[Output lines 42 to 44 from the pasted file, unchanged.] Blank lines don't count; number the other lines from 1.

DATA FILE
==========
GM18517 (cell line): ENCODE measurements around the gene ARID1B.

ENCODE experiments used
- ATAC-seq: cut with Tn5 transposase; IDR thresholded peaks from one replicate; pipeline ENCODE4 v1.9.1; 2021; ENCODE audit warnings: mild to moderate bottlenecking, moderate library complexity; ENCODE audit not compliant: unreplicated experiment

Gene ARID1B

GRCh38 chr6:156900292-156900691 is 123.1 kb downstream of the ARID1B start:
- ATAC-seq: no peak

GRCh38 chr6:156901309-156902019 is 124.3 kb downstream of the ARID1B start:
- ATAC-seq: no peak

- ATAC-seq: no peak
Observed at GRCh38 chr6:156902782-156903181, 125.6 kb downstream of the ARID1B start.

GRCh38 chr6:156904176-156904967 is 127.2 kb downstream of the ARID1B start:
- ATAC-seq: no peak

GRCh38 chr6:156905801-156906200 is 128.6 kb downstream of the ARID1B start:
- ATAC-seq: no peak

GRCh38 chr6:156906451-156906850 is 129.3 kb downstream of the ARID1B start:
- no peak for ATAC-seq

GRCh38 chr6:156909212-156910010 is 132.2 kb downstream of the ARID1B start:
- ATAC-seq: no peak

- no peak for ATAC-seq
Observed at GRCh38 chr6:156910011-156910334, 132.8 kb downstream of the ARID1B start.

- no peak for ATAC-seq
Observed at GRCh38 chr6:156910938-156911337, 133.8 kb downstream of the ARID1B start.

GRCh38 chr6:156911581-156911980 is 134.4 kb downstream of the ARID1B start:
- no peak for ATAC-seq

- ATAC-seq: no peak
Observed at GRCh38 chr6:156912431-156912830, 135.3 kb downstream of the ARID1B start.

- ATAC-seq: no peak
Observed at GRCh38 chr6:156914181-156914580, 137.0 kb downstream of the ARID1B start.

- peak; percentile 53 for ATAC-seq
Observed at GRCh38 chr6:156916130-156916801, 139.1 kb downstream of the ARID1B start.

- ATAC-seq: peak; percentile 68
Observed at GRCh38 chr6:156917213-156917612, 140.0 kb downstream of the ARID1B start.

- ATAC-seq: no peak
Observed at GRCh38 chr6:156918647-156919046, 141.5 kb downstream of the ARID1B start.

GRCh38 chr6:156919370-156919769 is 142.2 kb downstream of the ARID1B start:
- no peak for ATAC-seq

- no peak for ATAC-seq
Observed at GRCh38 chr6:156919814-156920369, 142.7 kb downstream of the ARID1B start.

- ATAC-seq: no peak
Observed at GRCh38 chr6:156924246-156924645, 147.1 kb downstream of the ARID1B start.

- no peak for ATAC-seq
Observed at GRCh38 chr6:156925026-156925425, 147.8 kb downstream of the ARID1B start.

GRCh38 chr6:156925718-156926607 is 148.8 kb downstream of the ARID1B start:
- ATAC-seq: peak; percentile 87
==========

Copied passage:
Observed at GRCh38 chr6:156925026-156925425, 147.8 kb downstream of the ARID1B start.

GRCh38 chr6:156925718-156926607 is 148.8 kb downstream of the ARID1B start:
- ATAC-seq: peak; percentile 87